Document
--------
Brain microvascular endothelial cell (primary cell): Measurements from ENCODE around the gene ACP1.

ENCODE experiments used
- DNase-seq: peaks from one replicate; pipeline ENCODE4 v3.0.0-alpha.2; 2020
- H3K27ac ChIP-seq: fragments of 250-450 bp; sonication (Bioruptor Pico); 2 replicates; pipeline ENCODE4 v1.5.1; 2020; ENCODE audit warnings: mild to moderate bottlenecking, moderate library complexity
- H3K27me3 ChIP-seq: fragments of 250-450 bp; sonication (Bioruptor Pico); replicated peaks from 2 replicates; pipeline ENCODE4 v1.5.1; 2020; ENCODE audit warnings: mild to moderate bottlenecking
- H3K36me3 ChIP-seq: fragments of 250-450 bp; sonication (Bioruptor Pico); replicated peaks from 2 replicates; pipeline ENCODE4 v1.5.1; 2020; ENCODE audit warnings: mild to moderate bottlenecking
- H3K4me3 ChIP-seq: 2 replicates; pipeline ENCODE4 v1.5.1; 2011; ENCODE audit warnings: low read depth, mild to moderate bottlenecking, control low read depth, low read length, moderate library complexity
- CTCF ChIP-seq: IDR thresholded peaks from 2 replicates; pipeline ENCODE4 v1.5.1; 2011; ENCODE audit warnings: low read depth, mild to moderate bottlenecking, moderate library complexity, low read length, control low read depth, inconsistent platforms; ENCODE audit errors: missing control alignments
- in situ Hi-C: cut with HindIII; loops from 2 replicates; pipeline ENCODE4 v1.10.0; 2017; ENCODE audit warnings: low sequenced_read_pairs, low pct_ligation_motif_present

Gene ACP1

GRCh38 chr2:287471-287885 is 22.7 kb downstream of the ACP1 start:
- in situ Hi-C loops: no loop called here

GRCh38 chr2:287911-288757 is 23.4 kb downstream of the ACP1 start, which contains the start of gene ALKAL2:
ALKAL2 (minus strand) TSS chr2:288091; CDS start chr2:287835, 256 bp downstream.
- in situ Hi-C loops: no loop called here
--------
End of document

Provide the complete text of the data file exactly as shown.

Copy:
Brain microvascular endothelial cell (primary cell): Measurements from ENCODE around the gene ACP1.

ENCODE experiments used
- DNase-seq: peaks from one replicate; pipeline ENCODE4 v3.0.0-alpha.2; 2020
- H3K27ac ChIP-seq: fragments of 250-450 bp; sonication (Bioruptor Pico); 2 replicates; pipeline ENCODE4 v1.5.1; 2020; ENCODE audit warnings: mild to moderate bottlenecking, moderate library complexity
- H3K27me3 ChIP-seq: fragments of 250-450 bp; sonication (Bioruptor Pico); replicated peaks from 2 replicates; pipeline ENCODE4 v1.5.1; 2020; ENCODE audit warnings: mild to moderate bottlenecking
- H3K36me3 ChIP-seq: fragments of 250-450 bp; sonication (Bioruptor Pico); replicated peaks from 2 replicates; pipeline ENCODE4 v1.5.1; 2020; ENCODE audit warnings: mild to moderate bottlenecking
- H3K4me3 ChIP-seq: 2 replicates; pipeline ENCODE4 v1.5.1; 2011; ENCODE audit warnings: low read depth, mild to moderate bottlenecking, control low read depth, low read length, moderate library complexity
- CTCF ChIP-seq: IDR thresholded peaks from 2 replicates; pipeline ENCODE4 v1.5.1; 2011; ENCODE audit warnings: low read depth, mild to moderate bottlenecking, moderate library complexity, low read length, control low read depth, inconsistent platforms; ENCODE audit errors: missing control alignments
- in situ Hi-C: cut with HindIII; loops from 2 replicates; pipeline ENCODE4 v1.10.0; 2017; ENCODE audit warnings: low sequenced_read_pairs, low pct_ligation_motif_present

Gene ACP1

GRCh38 chr2:287471-287885 is 22.7 kb downstream of the ACP1 start:
- in situ Hi-C loops: no loop called here

GRCh38 chr2:287911-288757 is 23.4 kb downstream of the ACP1 start, which contains the start of gene ALKAL2:
ALKAL2 (minus strand) TSS chr2:288091; CDS start chr2:287835, 256 bp downstream.
- in situ Hi-C loops: no loop called here